As part of its continuing “Patients over Paperwork” initiative, the Centers for Medicare & Medicaid Services (CMS) has released another request for information (RFI) on regulatory or subregulatory changes the agency could make to “reduce unnecessary administrative burdens for clinicians, providers, patients and their families.”  In particular, CMS seeks new ideas for:

  • Streamlining reporting requirements, documentation requirements, or processes to monitor compliance with CMS rules and regulations;
  • Aligning Medicare, Medicaid and other payer coding, payment, and documentation requirements and processes;
  • Enabling operational flexibility, feedback mechanisms, and data sharing that would enhance patient care, support the clinician-patient relationship, and facilitate individual preferences; and
  • Determining how and when CMS issues regulations and policies, and how CMS can simplify rules and policies for beneficiaries, clinicians, and providers.

Additionally, CMS solicits recommendations regarding ways the agency could:

  • Improve the accessibility and presentation of CMS requirements for quality  reporting, coverage, documentation, or prior authorization;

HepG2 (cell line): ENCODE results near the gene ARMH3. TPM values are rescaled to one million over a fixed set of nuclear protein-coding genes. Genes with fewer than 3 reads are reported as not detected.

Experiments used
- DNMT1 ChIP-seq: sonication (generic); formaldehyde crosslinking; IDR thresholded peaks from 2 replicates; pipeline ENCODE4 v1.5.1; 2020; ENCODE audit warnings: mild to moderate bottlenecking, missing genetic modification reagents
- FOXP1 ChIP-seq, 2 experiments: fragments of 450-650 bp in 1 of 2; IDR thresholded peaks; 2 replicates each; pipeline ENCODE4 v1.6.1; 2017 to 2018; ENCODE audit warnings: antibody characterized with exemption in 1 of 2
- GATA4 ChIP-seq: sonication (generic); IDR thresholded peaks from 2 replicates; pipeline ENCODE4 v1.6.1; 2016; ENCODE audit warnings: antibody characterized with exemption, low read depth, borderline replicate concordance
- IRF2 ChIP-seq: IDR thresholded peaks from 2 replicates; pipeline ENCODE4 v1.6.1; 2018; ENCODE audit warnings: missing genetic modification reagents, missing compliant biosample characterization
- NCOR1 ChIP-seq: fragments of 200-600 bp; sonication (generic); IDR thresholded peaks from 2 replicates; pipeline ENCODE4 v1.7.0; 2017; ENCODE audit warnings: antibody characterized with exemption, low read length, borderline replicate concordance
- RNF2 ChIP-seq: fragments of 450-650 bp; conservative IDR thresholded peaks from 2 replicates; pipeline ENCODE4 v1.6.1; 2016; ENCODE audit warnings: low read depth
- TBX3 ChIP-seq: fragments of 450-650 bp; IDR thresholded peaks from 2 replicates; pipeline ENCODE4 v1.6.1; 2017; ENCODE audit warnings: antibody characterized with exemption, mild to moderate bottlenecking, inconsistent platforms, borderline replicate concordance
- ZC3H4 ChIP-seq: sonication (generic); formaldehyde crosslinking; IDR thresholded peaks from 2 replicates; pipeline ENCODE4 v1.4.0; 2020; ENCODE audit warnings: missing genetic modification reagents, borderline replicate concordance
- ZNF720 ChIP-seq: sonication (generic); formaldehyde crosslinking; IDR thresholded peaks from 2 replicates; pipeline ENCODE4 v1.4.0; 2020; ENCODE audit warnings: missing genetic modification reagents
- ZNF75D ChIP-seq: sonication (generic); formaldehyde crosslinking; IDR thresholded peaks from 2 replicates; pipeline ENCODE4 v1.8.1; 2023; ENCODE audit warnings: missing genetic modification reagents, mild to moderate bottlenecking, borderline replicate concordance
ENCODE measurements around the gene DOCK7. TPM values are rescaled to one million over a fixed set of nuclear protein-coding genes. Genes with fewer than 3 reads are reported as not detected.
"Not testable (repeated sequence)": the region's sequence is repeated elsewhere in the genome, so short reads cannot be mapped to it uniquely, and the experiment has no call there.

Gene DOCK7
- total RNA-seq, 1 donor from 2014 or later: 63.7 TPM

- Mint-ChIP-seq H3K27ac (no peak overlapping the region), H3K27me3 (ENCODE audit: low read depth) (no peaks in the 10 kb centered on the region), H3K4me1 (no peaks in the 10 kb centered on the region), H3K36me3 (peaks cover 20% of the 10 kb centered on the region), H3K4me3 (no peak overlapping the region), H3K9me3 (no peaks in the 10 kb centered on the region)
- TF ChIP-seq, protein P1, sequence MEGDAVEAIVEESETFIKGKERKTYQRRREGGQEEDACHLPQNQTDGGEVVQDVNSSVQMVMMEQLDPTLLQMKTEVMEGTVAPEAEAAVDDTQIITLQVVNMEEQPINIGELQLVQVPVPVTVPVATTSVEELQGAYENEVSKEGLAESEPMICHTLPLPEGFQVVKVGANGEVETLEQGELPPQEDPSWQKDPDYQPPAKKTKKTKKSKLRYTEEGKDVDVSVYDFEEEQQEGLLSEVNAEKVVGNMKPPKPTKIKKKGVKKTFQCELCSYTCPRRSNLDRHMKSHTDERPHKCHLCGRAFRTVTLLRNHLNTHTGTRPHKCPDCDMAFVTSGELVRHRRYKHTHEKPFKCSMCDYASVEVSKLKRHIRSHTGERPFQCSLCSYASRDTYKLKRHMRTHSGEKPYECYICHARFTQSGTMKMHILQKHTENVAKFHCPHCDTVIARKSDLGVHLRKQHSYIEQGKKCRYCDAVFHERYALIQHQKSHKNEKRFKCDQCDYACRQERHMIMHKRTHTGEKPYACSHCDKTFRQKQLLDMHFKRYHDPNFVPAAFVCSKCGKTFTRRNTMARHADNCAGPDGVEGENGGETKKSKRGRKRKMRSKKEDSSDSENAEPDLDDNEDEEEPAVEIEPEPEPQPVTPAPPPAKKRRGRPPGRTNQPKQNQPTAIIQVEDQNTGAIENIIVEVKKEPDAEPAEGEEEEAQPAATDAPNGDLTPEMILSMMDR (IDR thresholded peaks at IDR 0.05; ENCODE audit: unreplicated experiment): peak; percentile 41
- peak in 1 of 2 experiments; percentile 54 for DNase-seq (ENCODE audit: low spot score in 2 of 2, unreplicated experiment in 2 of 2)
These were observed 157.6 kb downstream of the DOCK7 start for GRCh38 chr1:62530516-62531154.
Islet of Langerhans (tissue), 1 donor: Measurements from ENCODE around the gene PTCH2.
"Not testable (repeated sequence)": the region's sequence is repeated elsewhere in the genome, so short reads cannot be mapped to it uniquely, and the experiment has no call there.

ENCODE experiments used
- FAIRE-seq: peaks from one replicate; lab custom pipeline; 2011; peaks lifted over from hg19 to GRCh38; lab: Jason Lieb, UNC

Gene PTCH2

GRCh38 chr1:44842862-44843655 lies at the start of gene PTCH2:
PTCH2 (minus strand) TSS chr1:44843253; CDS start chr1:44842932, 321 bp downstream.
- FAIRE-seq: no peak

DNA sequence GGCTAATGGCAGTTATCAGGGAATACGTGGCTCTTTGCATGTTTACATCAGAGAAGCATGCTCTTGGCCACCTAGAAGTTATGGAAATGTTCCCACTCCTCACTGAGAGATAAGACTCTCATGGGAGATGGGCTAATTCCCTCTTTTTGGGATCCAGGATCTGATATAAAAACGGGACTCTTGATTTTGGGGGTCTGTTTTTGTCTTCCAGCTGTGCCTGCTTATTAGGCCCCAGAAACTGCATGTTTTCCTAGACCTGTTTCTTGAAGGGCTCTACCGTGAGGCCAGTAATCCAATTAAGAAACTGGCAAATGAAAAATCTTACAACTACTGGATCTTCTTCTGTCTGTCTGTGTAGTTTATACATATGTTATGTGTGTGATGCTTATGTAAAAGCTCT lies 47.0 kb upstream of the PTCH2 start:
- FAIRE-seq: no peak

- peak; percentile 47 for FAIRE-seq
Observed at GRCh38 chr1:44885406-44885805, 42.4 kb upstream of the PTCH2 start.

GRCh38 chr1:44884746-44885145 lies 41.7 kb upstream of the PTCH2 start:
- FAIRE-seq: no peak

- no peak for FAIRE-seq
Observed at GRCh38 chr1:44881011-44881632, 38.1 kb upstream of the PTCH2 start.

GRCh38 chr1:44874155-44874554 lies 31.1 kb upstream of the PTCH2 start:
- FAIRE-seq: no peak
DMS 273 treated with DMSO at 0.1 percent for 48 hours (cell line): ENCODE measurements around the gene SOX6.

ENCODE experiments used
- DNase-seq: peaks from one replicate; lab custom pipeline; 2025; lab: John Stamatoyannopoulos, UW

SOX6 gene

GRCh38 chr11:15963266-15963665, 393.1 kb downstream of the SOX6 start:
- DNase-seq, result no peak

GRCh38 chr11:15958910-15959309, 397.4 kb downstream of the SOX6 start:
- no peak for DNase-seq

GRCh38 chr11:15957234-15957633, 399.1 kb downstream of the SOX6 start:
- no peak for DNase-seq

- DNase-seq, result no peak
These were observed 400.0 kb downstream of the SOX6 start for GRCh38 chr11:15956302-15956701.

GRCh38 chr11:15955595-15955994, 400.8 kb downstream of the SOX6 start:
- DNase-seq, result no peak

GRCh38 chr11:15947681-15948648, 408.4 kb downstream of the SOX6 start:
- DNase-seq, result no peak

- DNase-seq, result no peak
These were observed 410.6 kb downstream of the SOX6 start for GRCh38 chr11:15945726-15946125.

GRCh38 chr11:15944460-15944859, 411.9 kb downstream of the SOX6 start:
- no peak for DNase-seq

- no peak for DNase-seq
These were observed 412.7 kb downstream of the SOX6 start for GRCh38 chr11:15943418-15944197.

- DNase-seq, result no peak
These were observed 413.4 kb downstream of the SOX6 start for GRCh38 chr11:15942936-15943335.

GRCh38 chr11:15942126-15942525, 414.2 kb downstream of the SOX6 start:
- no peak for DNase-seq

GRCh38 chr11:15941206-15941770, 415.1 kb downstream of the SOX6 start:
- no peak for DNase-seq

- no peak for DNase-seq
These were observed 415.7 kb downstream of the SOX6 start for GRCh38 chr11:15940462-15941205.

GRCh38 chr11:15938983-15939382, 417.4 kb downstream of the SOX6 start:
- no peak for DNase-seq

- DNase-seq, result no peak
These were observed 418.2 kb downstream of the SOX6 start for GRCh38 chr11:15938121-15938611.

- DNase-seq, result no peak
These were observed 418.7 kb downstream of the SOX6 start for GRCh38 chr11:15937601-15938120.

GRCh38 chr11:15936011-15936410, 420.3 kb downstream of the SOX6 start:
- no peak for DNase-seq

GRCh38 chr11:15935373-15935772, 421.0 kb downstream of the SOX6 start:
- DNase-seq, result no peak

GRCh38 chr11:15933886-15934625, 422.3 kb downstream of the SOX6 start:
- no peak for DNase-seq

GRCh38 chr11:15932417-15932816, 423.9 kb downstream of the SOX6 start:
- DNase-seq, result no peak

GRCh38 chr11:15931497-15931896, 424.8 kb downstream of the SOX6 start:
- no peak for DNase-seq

• Address specific policies or requirements that are overly burdensome, not achievable, or cause unintended consequences in a rural setting;
  • Clarify or simplify regulations or operations that pose challenges for beneficiaries dually enrolled in both Medicare and Medicaid and those who care for such beneficiaries; and
  • Simplify beneficiary enrollment and eligibility determination across programs.

Comments on the RFI will be accepted until August 12, 2019.  In an appendix to the RFI, CMS highlights what it views as Patients over Paperwork accomplishments to date, including steps the agency has taken to:

  • Reduce regulatory burdens (e.g., removing Outcomes and Assessment Information Set (OASIS) data elements);
  • Simplify documentation requirements (e.g., streamlining certain Durable Medical Equipment, Prosthetics, Orthotics, and Supplies (DMEPOS) order requirements);
  • Focus on “Meaningful Measures” in various Medicare quality programs;
  • Improve operational efficiencies and interoperability (e.g., consolidating data submission under the Quality Payment Program);
  • Enhance transparency and consistency (e.g., greater transparency in the Local Coverage Determination process); and
  • Offer burden-reducing flexibilities in payment model demonstrations (e.g., the Telehealth Expansion waiver in the Next Generation Accountable Care Organization model).